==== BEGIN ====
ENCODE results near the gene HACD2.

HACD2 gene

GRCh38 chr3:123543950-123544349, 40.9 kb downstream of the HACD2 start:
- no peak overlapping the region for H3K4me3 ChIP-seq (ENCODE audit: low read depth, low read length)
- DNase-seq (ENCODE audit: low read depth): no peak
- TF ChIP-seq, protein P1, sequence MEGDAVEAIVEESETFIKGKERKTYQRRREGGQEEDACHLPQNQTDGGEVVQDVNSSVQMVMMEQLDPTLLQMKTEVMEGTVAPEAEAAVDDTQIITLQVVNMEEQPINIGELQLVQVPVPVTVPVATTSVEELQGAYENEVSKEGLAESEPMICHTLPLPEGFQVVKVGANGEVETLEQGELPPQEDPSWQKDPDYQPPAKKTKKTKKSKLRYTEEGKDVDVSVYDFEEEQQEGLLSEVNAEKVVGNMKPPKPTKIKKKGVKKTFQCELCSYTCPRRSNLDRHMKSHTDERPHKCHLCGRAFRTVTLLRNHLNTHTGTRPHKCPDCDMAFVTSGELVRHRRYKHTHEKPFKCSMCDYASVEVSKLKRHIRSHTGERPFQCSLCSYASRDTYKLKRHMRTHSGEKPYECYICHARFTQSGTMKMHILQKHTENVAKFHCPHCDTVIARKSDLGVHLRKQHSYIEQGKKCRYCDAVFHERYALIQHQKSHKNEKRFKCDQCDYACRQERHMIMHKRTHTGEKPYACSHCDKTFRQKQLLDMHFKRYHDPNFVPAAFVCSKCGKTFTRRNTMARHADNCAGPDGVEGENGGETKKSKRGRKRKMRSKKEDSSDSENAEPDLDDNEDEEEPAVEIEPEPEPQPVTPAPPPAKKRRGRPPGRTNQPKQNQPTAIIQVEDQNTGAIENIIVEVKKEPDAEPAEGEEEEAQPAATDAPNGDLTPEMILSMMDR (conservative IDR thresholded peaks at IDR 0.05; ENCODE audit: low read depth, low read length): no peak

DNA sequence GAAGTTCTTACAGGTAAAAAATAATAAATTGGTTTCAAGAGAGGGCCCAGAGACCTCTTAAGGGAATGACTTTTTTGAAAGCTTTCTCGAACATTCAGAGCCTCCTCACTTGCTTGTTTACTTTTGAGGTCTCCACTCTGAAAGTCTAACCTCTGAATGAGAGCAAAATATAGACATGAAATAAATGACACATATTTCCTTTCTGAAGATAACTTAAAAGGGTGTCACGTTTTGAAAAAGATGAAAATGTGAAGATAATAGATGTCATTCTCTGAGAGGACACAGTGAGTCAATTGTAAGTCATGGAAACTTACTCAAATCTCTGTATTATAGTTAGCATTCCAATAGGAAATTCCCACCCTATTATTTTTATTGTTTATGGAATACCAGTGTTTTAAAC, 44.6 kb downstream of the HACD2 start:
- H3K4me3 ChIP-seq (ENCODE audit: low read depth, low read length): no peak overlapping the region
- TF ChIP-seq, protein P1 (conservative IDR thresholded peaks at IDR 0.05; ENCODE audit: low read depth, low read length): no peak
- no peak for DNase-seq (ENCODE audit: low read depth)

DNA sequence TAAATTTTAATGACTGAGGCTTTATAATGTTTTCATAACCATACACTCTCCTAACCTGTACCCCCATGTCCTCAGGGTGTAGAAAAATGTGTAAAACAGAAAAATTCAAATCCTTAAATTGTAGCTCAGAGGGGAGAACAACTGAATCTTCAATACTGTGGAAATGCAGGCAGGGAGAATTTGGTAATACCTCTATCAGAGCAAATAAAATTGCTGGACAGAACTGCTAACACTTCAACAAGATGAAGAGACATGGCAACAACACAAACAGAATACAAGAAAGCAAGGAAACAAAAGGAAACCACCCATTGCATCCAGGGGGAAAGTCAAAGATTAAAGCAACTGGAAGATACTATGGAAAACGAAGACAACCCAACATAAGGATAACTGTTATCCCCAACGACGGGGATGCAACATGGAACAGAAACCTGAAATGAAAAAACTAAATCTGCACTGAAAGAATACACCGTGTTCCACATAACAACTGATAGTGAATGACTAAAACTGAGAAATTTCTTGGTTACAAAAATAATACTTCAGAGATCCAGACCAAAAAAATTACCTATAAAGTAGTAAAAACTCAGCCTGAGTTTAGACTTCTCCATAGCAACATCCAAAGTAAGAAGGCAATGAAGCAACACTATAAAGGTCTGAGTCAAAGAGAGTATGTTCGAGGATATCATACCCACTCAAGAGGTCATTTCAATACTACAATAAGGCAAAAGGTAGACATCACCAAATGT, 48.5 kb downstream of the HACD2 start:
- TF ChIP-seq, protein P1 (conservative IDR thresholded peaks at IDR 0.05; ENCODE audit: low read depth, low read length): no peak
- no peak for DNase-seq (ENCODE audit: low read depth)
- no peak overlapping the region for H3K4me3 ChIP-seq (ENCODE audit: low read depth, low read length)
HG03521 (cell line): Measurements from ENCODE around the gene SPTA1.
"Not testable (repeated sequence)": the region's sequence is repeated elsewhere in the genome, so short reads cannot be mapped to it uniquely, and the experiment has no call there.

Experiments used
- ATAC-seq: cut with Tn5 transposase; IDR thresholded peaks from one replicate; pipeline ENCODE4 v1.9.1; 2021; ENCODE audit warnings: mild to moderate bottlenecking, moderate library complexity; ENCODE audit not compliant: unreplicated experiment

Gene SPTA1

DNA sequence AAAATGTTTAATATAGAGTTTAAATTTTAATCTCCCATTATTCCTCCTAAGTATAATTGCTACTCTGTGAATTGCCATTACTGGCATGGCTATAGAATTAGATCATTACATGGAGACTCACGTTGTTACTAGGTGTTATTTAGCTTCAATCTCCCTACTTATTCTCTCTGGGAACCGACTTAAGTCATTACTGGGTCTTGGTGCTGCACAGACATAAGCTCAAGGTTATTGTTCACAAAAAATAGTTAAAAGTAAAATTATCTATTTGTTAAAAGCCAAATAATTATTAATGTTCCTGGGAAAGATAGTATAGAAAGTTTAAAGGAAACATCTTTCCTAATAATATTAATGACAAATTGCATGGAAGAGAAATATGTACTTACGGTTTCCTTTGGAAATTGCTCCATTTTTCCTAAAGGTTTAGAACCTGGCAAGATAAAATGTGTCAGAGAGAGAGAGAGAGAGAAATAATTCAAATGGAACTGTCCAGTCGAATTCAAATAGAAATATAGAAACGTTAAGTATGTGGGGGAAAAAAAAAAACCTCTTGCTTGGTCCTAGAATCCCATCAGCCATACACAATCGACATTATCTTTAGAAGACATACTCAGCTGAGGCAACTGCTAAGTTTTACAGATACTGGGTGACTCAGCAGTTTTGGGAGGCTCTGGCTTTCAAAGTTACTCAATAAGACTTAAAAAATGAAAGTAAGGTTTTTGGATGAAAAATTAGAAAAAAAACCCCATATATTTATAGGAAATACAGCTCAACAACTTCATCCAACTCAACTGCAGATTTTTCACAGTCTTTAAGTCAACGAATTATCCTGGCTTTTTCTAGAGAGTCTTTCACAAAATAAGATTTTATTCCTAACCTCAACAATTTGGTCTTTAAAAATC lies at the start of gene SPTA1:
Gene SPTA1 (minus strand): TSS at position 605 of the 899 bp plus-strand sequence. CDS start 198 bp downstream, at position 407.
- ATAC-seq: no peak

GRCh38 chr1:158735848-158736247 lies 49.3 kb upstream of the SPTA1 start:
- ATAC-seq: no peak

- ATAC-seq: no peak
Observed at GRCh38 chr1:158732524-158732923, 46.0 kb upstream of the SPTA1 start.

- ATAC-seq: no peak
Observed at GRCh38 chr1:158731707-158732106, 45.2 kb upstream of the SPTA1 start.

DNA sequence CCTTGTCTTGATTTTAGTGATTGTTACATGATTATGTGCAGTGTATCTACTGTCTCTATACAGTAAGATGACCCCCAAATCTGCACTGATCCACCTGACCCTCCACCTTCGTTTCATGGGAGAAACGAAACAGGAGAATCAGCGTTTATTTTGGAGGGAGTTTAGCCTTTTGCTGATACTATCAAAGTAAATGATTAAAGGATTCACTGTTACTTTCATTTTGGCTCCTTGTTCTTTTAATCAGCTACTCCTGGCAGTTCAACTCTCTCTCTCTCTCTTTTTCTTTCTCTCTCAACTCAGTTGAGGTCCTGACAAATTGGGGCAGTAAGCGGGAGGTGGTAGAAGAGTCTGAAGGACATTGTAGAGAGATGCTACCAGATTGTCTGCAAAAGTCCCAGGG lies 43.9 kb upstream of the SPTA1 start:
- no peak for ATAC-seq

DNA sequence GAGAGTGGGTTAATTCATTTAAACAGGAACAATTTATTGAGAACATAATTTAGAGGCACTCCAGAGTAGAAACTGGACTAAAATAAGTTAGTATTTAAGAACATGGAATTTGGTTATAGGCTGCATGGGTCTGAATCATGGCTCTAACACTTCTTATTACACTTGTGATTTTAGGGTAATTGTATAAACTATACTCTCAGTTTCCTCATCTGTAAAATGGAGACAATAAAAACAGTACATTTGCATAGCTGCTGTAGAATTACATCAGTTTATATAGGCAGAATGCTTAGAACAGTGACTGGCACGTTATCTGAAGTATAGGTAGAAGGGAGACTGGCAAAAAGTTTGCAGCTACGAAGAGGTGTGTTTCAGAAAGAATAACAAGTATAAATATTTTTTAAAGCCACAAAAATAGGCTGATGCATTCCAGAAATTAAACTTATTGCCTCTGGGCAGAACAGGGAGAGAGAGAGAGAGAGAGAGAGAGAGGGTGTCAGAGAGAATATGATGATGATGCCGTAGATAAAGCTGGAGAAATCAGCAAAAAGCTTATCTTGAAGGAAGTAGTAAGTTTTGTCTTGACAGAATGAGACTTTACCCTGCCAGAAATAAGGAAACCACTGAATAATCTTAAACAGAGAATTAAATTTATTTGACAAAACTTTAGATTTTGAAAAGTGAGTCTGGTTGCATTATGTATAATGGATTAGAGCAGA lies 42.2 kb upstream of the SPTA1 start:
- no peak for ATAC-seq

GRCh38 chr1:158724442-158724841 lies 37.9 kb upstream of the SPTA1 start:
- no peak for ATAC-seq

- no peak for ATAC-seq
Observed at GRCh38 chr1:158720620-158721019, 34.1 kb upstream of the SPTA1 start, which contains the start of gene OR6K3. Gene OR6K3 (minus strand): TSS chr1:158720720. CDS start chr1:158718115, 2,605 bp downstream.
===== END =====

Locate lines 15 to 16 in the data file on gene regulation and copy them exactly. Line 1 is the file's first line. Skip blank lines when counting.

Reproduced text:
HG03521 (cell line): Measurements from ENCODE around the gene SPTA1.
"Not testable (repeated sequence)": the region's sequence is repeated elsewhere in the genome, so short reads cannot be mapped to it uniquely, and the experiment has no call there.